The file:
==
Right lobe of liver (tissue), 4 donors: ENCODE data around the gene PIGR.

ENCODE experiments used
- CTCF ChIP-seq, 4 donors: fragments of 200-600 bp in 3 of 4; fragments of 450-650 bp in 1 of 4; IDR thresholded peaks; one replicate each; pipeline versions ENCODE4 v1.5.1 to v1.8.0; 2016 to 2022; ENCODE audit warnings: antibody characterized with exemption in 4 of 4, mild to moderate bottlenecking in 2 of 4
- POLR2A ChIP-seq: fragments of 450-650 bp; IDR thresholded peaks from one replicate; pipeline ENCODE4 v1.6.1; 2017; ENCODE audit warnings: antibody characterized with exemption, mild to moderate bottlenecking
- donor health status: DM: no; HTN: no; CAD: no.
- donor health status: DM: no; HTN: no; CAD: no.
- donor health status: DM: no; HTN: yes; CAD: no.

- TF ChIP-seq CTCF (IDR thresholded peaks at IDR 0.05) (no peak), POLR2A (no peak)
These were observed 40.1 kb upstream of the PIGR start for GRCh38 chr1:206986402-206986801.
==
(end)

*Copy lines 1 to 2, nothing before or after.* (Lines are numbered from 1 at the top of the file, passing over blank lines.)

Right lobe of liver (tissue), 4 donors: ENCODE data around the gene PIGR.

ENCODE experiments used